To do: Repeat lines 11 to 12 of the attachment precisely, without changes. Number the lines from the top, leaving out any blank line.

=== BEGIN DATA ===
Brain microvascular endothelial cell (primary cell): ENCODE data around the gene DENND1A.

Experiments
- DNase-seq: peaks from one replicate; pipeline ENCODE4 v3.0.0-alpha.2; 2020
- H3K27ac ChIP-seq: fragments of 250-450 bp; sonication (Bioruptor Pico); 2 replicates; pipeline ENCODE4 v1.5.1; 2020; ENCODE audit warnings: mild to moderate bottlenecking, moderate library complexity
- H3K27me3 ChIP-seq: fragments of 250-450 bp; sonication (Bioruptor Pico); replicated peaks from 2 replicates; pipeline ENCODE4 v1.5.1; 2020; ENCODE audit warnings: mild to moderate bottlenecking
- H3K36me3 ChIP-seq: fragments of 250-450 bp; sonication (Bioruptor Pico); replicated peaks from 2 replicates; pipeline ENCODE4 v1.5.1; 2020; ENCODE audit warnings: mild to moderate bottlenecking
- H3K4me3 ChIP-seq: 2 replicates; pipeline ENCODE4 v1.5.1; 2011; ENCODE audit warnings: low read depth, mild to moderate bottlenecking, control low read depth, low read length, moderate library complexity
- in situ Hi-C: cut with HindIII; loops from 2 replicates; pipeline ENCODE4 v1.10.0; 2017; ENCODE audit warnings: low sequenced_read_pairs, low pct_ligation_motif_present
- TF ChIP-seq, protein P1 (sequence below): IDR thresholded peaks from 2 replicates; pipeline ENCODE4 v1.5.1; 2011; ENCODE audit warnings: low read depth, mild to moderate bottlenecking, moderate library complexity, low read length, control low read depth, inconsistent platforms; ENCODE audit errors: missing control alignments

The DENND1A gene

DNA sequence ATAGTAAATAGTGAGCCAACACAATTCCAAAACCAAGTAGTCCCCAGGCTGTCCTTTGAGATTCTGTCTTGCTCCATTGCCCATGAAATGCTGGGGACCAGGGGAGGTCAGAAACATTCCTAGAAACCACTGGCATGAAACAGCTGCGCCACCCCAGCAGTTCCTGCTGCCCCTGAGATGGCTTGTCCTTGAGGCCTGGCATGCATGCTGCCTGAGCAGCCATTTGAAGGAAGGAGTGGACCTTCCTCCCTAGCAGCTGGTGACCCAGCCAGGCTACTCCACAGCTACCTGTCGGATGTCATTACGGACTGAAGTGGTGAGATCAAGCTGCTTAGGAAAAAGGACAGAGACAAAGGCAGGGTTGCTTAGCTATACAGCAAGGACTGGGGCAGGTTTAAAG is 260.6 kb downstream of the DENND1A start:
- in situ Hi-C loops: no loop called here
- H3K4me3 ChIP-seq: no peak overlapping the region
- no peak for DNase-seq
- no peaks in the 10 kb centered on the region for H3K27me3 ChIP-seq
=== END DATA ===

DNA sequence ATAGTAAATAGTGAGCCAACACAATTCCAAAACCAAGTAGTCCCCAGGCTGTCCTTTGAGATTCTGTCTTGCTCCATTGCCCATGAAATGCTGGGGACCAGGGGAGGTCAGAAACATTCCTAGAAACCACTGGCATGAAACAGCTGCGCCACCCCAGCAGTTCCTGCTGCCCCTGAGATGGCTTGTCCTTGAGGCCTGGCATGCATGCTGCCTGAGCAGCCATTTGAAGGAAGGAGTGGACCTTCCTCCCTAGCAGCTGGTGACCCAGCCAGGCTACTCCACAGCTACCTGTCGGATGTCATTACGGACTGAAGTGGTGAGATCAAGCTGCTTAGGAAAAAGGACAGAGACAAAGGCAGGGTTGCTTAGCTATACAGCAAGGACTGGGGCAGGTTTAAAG is 260.6 kb downstream of the DENND1A start:
- in situ Hi-C loops: no loop called here